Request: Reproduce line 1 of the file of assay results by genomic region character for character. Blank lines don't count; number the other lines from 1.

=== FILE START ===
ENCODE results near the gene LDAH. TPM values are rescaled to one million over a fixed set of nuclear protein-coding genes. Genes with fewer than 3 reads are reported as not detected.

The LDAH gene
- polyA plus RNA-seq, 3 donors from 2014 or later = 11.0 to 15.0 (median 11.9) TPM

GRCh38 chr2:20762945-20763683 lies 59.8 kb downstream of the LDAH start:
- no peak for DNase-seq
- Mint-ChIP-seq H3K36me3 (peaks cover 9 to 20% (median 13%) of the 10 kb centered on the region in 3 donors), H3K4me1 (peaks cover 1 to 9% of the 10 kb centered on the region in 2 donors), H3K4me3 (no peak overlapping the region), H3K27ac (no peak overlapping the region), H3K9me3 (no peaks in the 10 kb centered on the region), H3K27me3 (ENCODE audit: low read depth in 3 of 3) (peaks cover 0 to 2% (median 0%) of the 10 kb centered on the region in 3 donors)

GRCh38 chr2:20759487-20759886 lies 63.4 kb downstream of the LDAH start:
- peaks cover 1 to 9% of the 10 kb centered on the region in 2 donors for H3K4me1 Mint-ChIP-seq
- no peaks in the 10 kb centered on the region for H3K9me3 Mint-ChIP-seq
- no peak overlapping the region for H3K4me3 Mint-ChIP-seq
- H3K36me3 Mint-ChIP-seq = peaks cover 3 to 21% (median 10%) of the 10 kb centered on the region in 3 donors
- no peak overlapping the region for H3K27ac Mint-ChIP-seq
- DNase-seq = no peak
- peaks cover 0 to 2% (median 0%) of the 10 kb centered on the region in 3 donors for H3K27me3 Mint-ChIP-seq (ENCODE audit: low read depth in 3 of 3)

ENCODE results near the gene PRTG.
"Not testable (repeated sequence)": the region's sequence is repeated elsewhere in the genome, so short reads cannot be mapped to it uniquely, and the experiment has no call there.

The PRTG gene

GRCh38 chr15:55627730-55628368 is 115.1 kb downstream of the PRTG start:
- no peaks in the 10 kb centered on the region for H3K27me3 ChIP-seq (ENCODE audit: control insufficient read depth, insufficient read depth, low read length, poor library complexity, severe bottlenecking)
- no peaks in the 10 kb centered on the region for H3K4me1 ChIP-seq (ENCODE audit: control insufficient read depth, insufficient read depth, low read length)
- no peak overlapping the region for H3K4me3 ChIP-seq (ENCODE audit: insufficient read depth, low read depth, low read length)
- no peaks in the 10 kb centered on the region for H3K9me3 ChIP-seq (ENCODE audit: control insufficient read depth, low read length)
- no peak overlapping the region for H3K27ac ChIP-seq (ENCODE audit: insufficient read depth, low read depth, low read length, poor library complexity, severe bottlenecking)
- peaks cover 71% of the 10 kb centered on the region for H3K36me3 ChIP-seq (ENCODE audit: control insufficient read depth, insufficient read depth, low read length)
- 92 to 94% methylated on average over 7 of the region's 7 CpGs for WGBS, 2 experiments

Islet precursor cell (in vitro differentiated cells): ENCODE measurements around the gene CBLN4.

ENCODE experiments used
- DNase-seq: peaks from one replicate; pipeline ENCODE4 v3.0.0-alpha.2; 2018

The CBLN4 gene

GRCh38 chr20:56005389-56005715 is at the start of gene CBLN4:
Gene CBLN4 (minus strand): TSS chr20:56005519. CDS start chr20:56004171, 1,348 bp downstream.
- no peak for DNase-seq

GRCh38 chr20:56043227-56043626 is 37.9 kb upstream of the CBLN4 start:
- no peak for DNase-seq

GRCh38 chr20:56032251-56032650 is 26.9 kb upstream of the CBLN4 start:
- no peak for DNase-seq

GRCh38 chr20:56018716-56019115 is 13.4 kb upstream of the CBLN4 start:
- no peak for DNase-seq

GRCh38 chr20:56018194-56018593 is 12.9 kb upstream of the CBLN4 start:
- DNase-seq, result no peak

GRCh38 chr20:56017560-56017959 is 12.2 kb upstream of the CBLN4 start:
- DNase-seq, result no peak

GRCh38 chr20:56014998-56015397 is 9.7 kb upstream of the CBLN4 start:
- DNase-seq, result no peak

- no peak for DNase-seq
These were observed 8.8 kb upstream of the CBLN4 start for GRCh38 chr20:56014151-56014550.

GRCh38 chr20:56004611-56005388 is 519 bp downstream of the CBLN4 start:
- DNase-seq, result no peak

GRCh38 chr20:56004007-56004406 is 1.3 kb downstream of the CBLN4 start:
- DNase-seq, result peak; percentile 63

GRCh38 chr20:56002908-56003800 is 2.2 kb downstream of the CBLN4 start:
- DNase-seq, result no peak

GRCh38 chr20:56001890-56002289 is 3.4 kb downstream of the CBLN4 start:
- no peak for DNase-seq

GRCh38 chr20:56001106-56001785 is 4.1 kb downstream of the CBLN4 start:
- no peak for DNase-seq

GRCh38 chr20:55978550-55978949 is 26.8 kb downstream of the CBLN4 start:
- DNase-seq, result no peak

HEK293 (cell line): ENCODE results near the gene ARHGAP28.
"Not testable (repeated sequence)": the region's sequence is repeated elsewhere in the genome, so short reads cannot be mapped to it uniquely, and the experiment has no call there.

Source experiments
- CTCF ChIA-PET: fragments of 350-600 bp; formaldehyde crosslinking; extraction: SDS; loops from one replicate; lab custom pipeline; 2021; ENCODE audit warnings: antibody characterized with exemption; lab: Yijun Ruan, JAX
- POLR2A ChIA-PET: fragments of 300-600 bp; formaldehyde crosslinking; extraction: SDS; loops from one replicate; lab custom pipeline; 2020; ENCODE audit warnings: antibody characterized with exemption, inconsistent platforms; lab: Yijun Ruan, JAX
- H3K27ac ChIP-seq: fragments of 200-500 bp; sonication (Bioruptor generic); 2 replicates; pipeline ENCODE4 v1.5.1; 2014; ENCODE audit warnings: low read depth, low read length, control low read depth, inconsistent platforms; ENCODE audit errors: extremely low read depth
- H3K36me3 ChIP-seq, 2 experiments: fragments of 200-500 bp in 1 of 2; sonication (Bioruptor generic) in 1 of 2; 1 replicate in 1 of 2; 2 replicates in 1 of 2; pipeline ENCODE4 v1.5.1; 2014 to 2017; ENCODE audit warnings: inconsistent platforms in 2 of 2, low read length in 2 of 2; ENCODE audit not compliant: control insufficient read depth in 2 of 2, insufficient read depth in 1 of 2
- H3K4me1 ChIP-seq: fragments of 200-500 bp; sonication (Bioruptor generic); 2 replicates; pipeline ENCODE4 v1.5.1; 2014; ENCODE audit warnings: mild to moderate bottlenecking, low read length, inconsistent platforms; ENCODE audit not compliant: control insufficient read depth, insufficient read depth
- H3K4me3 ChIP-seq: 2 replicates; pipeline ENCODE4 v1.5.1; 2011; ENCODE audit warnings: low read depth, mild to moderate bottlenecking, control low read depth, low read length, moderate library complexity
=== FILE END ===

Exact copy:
ENCODE results near the gene LDAH. TPM values are rescaled to one million over a fixed set of nuclear protein-coding genes. Genes with fewer than 3 reads are reported as not detected.